For the sake of the Woman's Civic League, the Mount Vernon Place neighborhood and Baltimore itself, please keep the Flower Mart where it belongs -- in Mount Vernon around the Washington Monument.
Edwin A. Ankeny
I would like to add my support to the plea for the Flower Mart.
I can remember the thrill of attending the Flower Mart with my mother when I was a little girl.
When I got married and moved to Annapolis, I came back every year, met my brothers, Sylvan and Charlie, walked up Charles Street to the Flower Mart.
Tradition! Baltimore abounds with tradition. Let's hold on to this one!
Carolyn F. Glickman
Restore Funding for Integral Fast Reactor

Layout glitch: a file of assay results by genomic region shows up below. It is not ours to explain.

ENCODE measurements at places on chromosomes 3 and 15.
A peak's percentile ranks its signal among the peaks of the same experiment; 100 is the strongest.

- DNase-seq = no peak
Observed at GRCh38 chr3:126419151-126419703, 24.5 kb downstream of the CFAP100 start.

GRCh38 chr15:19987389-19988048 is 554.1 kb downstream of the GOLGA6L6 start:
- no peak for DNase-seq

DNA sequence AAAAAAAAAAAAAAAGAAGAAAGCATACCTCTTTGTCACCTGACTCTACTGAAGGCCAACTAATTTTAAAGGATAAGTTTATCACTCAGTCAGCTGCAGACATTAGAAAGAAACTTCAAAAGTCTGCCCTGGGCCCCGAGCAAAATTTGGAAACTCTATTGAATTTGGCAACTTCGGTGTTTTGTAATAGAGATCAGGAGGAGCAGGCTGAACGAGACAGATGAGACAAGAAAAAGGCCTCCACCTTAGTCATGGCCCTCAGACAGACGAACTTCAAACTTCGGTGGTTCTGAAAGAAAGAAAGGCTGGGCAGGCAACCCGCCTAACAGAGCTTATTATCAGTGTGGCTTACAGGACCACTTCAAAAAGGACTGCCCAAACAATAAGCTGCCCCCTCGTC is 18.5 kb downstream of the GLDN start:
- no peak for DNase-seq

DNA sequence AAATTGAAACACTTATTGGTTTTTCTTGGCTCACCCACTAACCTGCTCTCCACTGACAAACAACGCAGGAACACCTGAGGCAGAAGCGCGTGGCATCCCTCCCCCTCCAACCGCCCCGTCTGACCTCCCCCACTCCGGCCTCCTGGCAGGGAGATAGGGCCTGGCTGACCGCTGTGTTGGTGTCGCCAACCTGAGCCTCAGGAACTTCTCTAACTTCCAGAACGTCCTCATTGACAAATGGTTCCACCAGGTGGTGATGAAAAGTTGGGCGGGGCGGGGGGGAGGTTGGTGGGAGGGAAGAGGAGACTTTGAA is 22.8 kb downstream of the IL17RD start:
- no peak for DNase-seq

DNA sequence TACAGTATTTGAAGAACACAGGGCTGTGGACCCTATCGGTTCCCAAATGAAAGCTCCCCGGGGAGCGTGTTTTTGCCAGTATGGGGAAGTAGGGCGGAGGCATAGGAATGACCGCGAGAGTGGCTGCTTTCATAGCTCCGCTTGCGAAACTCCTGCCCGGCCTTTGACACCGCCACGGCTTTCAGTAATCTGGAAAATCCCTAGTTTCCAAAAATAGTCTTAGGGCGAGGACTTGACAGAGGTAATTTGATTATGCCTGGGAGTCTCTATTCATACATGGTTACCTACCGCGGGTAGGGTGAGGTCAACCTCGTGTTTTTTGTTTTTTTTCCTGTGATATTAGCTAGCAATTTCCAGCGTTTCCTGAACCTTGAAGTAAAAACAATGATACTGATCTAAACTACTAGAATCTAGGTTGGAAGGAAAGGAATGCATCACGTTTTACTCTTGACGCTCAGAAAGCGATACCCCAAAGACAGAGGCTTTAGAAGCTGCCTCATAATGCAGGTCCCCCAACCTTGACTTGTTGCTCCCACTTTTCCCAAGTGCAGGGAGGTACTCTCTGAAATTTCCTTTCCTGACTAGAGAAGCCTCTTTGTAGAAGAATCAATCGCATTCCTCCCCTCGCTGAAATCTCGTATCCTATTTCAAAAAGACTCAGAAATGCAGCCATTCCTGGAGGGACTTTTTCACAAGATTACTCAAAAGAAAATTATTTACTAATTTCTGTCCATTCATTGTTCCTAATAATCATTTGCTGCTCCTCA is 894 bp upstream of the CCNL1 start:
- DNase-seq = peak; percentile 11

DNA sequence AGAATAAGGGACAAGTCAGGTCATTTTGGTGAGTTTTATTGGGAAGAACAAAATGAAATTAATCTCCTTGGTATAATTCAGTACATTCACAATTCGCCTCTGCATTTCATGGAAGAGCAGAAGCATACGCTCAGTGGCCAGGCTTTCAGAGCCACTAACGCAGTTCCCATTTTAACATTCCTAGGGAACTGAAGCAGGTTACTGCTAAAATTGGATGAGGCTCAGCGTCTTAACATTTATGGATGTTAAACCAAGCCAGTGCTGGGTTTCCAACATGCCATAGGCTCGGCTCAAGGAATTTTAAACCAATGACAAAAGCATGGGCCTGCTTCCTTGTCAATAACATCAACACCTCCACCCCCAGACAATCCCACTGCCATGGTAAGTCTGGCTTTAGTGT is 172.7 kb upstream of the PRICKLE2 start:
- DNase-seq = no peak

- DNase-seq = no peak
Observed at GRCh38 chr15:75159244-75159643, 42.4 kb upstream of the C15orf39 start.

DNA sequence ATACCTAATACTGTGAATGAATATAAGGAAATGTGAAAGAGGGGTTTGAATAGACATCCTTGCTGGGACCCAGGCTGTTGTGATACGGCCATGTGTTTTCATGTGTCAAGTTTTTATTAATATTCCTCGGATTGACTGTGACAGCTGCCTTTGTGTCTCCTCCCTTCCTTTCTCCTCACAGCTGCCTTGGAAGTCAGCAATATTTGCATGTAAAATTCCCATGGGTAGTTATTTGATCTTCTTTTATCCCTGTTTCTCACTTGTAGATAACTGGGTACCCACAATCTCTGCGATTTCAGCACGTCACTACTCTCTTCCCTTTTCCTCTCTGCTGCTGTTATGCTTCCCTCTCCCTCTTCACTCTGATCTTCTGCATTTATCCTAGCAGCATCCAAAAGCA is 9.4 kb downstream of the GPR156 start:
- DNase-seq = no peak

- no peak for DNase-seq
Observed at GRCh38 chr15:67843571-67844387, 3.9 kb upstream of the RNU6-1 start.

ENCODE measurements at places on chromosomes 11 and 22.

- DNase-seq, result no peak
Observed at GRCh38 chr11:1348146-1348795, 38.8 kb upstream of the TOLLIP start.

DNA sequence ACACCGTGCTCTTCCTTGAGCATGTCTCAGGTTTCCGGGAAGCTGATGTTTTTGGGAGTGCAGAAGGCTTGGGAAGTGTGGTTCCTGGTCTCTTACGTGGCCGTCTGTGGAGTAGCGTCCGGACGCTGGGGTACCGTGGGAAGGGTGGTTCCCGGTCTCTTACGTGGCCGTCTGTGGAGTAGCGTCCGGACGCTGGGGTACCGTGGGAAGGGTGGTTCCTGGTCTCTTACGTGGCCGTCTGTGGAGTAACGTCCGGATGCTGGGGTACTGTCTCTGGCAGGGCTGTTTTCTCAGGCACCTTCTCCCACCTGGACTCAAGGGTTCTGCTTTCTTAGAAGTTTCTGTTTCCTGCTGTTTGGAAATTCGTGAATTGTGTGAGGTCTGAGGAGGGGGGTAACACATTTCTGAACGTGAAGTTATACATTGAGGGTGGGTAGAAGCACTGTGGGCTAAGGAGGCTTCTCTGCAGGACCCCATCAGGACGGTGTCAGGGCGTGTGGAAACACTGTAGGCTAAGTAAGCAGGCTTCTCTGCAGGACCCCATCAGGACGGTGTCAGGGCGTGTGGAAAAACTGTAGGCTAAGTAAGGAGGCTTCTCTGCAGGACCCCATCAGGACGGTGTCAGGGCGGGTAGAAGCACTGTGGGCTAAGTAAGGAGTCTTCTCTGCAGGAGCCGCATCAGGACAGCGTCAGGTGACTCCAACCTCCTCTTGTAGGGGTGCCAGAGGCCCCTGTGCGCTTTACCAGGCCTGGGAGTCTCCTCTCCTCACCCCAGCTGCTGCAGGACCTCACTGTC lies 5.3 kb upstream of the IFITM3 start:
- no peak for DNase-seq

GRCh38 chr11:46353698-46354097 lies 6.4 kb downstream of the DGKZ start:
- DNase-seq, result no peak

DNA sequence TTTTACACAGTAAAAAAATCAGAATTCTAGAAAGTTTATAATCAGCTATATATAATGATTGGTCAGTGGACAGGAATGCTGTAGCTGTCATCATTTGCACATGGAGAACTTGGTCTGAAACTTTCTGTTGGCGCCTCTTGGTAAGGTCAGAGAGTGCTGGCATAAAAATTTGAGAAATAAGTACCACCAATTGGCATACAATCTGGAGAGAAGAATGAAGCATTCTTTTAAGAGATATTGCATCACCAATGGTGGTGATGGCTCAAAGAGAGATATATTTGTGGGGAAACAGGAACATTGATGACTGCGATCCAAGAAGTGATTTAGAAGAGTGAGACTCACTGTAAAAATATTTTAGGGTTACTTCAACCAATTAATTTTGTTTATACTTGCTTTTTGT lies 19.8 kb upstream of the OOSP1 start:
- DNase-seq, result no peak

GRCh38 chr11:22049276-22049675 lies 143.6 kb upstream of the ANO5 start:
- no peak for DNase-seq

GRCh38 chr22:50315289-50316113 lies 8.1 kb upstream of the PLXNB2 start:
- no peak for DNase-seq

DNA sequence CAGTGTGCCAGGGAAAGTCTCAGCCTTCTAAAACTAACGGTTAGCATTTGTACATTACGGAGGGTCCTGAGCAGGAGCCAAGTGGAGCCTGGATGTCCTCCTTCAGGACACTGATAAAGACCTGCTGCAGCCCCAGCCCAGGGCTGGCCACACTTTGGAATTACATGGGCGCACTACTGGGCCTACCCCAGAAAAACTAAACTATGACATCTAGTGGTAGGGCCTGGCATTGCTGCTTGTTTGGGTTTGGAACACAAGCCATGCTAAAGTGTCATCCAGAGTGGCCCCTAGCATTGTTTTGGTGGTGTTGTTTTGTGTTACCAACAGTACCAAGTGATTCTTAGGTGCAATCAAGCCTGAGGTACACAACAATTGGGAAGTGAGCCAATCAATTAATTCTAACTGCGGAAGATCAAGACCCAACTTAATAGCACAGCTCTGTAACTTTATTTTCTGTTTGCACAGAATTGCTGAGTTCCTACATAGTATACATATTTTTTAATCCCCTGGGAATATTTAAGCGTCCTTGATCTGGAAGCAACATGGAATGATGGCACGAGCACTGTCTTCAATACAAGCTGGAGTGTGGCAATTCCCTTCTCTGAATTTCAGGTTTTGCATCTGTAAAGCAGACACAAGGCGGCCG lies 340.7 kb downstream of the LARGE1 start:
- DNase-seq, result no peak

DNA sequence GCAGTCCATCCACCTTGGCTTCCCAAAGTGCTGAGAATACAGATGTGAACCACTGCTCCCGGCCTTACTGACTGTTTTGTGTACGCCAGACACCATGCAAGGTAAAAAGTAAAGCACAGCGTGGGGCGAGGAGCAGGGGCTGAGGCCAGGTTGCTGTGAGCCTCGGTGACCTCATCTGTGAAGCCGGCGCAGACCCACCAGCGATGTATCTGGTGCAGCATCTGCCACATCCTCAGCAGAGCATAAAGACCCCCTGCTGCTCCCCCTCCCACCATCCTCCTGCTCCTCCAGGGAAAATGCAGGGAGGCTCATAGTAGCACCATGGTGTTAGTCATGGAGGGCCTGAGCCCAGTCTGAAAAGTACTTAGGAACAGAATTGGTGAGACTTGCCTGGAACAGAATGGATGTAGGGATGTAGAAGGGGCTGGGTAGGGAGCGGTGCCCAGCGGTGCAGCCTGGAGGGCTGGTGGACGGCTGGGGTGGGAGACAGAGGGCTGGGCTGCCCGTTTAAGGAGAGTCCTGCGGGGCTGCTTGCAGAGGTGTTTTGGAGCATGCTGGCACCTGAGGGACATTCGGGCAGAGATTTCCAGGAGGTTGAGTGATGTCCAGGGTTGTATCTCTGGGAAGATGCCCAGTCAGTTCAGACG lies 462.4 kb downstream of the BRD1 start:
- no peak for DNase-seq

The Sun's position on the integral fast reactor ("Plutonium and the Pork Barrel," July 11) is based largely on the Carter-era policy that the United States should not proceed with any breeder reactor project, thereby setting an example for the rest of the world.
But is it realistic to presume that other countries will follow our lead and not develop nuclear power systems that burn plutonium? They haven't in the past, and they're not likely to do so in the future.
Already many industrialized countries are planning to expand their energy resources by reprocessing spent nuclear fuel to obtain and use the plutonium contained therein.
Belgium, France, Germany, Japan, Russia and Switzerland are among countries that already use a form of mixed uranium-plutonium oxide fuel or are considering its use. Many more will follow as conventional energy sources become scarce and more expensive.
The problem of proliferation of nuclear weapons capability is serious, and the United States treats it as such. But it cannot be solved bysuggesting the United States can and should be the energy policeman of the world, forswearing the nuclear option and pressuring others to follow our path.